West Ham United  2 (2)                                                                                     Tottenham Hotspur  3 (0)
Premier Under-21 League
Friday 23rd August 2013                               Kick off 19:00
Boleyn Ground
Potts  23
Lletget  46
McCartney (o.g.)  56
Holtby  66
Coulthirst  86




Crowd :   798 Weather :  Warm
Referee :  Mr. Carl Fitch  Assistant Referees :  Mr. Alistair Wilson, Mr. Alexander Guy
Fourth Official :  Mr. Ray Wells -
West Ham United kicked off and played towards the Trevor Brooking stand in the first half.
Dinamo Tbilisi : kit Tottenham Hotspur : kit
  1  Raphael SPIEGLER

  5  George McCARTNEY  (14  Calum DRIVER  62)
  6  Pelly RUDDOCK
  3  Dan POTTS  (c) 

  4  Danny WHITEHEAD
  8  George MONCUR
  9  Elliot LEE
  7  Blair TURGOTT  (15  Dylan TOMBIDES 88)

  Paul McCALLUM  (12  Kieron SADLIER  59)
11  Seb LLETGET 

Unused subs: 
13  Sam HOWES

  Amos NASHA

    1  Lawrence VIGOUROUX

  2  Alex McQUEEN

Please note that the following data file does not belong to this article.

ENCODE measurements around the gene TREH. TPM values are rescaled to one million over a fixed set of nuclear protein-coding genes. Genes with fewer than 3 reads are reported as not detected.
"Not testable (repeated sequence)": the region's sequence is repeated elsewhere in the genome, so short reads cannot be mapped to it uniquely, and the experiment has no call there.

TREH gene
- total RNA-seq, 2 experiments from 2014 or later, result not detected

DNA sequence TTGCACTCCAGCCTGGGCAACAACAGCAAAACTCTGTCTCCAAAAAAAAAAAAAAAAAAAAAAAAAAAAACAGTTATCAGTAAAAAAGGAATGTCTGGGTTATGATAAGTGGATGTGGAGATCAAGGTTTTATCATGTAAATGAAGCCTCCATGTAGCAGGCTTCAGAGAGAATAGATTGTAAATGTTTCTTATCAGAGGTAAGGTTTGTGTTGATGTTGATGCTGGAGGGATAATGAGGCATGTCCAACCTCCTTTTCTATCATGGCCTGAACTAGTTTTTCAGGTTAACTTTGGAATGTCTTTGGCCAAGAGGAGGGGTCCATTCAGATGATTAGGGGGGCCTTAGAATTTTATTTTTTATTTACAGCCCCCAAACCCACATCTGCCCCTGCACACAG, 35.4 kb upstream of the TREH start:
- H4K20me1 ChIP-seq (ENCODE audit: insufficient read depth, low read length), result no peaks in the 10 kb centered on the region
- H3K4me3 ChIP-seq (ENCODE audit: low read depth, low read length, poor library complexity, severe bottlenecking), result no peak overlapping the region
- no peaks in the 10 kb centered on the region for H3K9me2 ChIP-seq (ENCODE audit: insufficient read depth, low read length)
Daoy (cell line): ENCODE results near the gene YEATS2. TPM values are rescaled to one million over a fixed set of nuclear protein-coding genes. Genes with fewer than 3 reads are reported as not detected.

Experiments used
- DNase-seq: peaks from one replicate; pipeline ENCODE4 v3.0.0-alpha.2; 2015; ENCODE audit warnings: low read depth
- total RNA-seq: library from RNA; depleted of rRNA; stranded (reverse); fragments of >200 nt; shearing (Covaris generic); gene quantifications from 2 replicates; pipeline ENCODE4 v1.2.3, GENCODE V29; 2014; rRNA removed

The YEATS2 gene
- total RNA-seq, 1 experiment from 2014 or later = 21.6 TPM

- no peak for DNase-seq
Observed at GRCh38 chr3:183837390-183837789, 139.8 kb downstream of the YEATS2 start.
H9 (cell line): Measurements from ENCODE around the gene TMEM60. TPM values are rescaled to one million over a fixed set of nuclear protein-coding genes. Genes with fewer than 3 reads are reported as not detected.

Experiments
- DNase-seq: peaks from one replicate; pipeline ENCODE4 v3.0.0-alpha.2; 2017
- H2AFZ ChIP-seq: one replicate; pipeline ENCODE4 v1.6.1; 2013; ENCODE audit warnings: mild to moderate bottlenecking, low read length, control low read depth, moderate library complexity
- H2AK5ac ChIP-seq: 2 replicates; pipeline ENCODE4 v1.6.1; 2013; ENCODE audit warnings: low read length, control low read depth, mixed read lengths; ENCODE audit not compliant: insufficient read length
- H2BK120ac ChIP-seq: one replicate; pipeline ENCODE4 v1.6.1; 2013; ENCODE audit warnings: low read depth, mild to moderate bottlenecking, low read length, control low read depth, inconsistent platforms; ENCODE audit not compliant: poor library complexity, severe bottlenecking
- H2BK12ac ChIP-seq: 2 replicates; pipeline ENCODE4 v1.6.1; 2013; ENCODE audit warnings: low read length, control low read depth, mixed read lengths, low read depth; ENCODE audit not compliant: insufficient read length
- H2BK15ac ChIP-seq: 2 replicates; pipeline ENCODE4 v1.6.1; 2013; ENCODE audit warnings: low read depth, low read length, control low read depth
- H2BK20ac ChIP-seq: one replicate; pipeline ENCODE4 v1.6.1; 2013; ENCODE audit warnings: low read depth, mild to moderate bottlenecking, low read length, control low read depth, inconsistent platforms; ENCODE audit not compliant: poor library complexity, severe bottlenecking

Dominic BALL
  6  Zeki FRYERS    (14  Ruben LAMEIRAS 64)
  3  Kevin STEWART 

  8  Laste DOMBAXE
  4  Milos VELJKOVIC (c)

  7  Shaquile COULTHIRST 
11  Simon DAWKINS
  Lewis HOLTBY  (12  Kenneth McEVOY 82)

  9  Cameron LANCASTER    (15  Darren McQUEEN 64)

Unused subs: 
13  Jonathan MILES

Manager :  Nick Haycock Manager :  Chris Ramsey
Sponsor :   Alpari Trading FX Shirt sponsor :  Hewlett Packard
Kit Supplier :  adidas Kit Supplier :   Under Armour
Match report

Spurs made an unlikely comeback to preserve their 100% record in the Under-21 league, after turning around 0-2 down to the Irons at Upton Park to claim victory 3-2 at the end of the game.

Having made the gruelling journey to Georgia and back without playing, Shaquile Coulthirst, Laste Dombaxe and Zeki Fryers all started this match, having sat on the bench in Tbilisi.  The returning Lewis Holtby played in a three behind Cameron Lancaster, along with Simon Dawkins and the rest of the side was made up of Under-21 regulars Lawrence Vigouroux in goal, Kevin Stewart, Alex McQueen and Dominic Ball in defence, Milos Veljkovic captaining the side from a defensive midfield position, with subs Kenneth McEvoy, Jonathan Miles, Darren McQueen and Ruben Lameiras.  For some reason, Tottenham only had four players on the bench.